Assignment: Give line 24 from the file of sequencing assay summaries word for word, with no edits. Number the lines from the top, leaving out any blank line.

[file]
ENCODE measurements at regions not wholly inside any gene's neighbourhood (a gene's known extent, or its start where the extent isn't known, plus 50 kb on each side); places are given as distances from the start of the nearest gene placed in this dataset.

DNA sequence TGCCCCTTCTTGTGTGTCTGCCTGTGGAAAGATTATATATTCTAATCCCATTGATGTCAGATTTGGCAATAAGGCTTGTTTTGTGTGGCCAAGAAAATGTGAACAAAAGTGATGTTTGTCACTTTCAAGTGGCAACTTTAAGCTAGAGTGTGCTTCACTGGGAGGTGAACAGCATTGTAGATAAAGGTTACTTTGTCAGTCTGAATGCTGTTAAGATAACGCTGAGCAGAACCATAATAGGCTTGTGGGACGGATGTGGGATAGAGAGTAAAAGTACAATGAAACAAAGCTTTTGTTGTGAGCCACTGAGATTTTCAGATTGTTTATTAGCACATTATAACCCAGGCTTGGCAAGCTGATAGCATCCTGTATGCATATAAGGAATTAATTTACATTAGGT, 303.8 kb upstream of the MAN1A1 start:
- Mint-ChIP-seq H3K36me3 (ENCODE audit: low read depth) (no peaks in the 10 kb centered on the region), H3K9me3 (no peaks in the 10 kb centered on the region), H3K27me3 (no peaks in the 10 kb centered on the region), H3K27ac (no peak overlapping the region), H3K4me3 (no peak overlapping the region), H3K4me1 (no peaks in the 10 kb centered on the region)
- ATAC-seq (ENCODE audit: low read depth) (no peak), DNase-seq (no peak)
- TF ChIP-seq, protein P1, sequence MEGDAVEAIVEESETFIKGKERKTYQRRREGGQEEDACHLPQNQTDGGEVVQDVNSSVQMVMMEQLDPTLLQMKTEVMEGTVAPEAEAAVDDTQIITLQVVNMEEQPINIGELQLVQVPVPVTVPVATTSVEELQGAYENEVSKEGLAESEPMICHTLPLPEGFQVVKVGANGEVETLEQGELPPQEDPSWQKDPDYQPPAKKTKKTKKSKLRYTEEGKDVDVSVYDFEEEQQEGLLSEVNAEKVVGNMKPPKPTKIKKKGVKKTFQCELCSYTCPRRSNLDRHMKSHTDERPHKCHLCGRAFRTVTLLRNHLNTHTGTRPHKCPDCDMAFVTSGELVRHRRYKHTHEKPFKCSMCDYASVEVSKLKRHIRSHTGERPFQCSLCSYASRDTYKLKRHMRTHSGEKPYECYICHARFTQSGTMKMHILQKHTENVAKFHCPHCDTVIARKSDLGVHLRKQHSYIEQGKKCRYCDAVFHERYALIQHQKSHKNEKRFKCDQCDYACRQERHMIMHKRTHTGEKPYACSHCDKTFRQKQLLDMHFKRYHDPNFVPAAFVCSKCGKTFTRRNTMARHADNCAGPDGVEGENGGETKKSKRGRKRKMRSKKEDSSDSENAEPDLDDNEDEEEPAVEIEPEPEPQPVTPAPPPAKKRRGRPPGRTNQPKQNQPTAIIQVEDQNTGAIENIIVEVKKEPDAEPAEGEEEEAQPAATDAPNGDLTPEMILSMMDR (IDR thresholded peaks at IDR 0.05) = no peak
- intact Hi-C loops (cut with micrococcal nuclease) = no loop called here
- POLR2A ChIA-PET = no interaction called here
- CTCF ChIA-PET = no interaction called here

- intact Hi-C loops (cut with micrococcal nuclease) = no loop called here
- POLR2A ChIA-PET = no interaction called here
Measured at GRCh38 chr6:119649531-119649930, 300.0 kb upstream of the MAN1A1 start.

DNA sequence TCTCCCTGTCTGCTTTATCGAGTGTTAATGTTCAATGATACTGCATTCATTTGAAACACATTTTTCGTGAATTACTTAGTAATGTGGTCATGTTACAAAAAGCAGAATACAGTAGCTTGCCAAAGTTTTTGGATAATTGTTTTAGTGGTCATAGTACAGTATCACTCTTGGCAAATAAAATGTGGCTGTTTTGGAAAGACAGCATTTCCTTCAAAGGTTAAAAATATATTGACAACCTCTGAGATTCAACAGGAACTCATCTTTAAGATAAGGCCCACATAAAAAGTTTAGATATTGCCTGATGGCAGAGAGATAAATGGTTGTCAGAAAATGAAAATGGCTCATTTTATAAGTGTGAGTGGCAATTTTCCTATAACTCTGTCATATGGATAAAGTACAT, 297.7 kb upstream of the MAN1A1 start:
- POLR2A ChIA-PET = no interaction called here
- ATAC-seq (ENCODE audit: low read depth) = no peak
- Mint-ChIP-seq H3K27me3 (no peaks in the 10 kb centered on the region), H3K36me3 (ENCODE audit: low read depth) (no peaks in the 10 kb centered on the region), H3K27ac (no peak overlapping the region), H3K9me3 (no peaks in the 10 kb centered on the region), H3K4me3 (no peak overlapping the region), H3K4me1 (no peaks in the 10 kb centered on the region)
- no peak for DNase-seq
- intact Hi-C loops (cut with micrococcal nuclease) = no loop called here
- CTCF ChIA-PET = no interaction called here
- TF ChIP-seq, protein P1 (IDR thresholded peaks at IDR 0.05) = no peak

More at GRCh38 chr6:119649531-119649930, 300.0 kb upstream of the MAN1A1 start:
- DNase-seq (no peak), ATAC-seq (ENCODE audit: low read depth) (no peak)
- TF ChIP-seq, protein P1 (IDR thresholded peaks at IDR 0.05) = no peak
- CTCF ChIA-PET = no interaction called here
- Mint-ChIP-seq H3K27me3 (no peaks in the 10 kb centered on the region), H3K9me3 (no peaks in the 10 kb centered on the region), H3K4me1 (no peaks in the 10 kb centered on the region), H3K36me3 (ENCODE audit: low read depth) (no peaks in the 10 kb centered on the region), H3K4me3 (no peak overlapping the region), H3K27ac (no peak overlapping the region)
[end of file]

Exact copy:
- Mint-ChIP-seq H3K27me3 (no peaks in the 10 kb centered on the region), H3K9me3 (no peaks in the 10 kb centered on the region), H3K4me1 (no peaks in the 10 kb centered on the region), H3K36me3 (ENCODE audit: low read depth) (no peaks in the 10 kb centered on the region), H3K4me3 (no peak overlapping the region), H3K27ac (no peak overlapping the region)